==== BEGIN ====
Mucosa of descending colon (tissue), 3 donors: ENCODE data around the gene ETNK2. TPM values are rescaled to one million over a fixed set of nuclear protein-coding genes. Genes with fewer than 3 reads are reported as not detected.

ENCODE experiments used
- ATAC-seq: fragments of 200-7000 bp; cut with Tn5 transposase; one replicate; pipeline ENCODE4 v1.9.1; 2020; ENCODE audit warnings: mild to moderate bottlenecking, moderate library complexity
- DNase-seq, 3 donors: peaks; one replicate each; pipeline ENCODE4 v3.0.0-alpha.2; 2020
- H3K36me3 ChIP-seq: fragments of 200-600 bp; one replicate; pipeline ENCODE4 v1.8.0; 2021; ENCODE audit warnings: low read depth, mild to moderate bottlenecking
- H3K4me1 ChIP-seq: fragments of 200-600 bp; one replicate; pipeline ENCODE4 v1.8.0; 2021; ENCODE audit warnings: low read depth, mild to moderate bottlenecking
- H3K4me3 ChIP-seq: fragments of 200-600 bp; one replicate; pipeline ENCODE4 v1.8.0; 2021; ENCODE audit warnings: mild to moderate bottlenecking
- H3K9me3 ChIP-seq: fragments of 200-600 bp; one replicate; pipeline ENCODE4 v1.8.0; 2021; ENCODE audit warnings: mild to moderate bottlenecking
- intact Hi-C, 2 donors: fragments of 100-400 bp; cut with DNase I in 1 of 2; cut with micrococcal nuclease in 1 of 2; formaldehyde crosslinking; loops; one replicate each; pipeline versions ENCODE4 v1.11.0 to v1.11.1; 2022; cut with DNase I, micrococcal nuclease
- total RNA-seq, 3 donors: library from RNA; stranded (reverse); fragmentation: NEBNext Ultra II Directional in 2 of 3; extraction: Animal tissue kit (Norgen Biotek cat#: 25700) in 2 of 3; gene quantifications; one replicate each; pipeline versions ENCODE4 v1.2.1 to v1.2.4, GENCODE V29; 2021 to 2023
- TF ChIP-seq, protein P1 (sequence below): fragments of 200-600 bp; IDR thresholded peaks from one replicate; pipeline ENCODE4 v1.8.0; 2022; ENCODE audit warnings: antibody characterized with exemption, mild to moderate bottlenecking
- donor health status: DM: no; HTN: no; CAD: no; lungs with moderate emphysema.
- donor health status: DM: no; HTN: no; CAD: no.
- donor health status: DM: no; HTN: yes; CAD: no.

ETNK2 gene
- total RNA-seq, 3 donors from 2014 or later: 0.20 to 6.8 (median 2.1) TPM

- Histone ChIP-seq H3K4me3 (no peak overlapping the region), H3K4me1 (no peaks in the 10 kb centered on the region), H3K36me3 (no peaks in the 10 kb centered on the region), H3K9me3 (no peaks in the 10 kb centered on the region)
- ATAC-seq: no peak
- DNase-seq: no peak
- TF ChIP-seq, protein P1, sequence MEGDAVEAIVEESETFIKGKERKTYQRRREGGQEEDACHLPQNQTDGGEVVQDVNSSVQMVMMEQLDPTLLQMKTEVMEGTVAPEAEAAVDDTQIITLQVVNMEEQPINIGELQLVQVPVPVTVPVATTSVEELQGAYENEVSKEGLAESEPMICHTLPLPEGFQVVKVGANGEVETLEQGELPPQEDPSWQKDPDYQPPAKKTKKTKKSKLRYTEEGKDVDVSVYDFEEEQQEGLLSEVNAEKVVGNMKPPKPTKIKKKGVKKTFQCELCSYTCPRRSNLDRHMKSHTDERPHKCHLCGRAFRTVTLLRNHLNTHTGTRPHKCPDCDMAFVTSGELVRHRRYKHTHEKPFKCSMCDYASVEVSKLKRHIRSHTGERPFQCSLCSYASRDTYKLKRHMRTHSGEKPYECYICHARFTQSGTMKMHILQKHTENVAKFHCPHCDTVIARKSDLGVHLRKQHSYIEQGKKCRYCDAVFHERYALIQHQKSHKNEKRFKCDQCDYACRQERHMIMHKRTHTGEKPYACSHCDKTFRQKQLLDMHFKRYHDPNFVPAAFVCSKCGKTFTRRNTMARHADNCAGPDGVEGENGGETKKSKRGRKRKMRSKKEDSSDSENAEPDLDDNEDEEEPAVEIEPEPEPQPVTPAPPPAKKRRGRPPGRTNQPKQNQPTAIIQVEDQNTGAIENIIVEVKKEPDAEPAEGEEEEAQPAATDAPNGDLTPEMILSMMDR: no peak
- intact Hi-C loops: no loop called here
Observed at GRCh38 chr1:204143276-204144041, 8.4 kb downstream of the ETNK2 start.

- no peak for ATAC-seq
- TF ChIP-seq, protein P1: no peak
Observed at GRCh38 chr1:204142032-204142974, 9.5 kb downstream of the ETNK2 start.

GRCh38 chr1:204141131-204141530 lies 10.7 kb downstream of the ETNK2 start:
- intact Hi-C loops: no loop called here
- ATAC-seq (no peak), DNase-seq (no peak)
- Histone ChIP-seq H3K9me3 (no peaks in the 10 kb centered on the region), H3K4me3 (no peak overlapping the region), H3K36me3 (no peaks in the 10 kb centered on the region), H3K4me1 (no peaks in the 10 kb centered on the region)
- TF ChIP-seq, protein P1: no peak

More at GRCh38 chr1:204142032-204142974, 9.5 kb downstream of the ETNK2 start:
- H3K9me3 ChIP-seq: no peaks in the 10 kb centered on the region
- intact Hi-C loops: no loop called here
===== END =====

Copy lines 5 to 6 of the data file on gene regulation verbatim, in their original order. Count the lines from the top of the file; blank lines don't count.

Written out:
- H3K36me3 ChIP-seq: fragments of 200-600 bp; one replicate; pipeline ENCODE4 v1.8.0; 2021; ENCODE audit warnings: low read depth, mild to moderate bottlenecking
- H3K4me1 ChIP-seq: fragments of 200-600 bp; one replicate; pipeline ENCODE4 v1.8.0; 2021; ENCODE audit warnings: low read depth, mild to moderate bottlenecking